Financial Code section 22340, subdivision (a) (section 22340(a))1 provides that “A licensee may sell promissory notes evidencing the obligation to repay loans made by the licensee pursuant to this division or evidencing the obligation to repay loans purchased from and made by another licensee pursuant to this division to institutional investors, and may make agreements with institutional investors for the collection of payments or the performance of services with respect to those notes.” After being sued for an unpaid consumer debt, Khalema M. Montgomery (appellant) filed a cross-complaint challenging the validity of her debt. She contends the sale of her debt from a licensed finance lender to an entity that was neither licensed nor an institutional investor violated section 22340(a). We reject appellant’s interpretation of this provision and affirm.

The Court of Appeal found that the CFL did not prohibit the sale of the debt as argued by the Plaintiffs:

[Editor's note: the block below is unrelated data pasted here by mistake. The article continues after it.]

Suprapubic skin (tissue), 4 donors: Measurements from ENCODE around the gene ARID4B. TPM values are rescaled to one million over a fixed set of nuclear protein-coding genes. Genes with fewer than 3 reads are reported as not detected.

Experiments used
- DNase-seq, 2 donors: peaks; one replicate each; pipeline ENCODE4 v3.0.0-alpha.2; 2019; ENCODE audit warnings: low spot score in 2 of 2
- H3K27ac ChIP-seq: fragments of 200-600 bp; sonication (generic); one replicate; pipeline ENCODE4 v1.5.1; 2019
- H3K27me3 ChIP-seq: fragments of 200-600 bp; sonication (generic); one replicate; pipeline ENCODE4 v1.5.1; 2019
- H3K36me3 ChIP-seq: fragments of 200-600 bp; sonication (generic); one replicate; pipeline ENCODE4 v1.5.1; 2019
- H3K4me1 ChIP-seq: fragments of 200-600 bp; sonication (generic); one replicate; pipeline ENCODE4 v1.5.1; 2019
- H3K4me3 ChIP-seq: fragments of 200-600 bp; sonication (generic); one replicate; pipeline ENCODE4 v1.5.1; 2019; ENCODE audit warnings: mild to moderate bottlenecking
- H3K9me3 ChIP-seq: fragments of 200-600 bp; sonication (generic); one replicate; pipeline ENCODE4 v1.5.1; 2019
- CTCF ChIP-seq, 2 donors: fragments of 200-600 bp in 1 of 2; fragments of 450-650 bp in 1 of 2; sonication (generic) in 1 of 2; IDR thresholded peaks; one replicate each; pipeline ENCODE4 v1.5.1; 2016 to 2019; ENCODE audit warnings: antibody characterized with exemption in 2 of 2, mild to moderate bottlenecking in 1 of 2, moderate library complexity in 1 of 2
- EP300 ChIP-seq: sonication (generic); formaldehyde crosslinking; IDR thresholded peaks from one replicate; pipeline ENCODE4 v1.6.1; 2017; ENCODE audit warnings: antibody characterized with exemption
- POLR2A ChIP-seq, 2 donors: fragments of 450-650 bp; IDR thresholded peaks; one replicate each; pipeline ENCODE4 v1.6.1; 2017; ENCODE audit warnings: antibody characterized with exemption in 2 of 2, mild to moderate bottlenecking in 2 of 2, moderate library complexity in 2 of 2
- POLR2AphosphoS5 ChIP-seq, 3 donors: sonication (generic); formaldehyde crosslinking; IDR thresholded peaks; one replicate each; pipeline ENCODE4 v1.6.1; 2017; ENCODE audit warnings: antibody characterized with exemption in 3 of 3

We conclude section 22340(a) does not prohibit a finance lender from selling consumer debt to a party other than an institutional investor or another finance lender. Appellant argues this interpretation contravenes the overall purpose of the Finance Lenders Law. We disagree. The law focuses on the formation and terms of covered loans. A “finance lender” is defined to include “any person who is engaged in the business of making consumer loans.” (§ 22009, italics added.) In accord with this definition, most of the regulatory provisions govern the terms of the loan when made, including permissible interest rates and fees and various impermissible terms. (See §§ 22300–22307, 22311–22312.)11 The sale or assignment of the loan does not alter these terms. We are similarly unpersuaded by appellant’s contention that our conclusion would contravene the purpose of restrictions on usury. Usury restrictions do not restrict the assignment of loans. (See WRI Opportunity Loans II LLC v. Cooper (2007) 154 Cal.App.4th 525, 533 [“To be usurious, a contract ‘must in its inception require a payment of usury’; subsequent events do not render a legal contract usurious.”].) The California Constitution exempts from its usury restrictions “persons authorized by statute”—such as finance lenders (§ 22002)—and “any successor in interest to any loan or forbearance exempted under this article.” (Cal. Const. art. XV, § 1.) The Constitution does not require successors in interest to be independently exempt from usury restrictions. Moreover, in Strike v. Trans–West Discount Corp. (1979) 92 Cal.App.3d 735, 745, the Court of Appeal rejected an argument that “the [non-exempt] assignee of an exempt lender becomes thereby a usurer unable to collect any interest,” noting such a rule would be “not conformable to the public policy exempting [certain entities] in the first instance.” Section 22340(a) provides that the authority conferred by a finance lenders license includes the sale of debts only to institutional investors, but the statute does not prohibit the sale of debts to other parties. Because appellant’s claims hinge on finding a violation of section 22340(a) in the sale of her loan to unlicensed, non-institutional investor parties, her claims fail.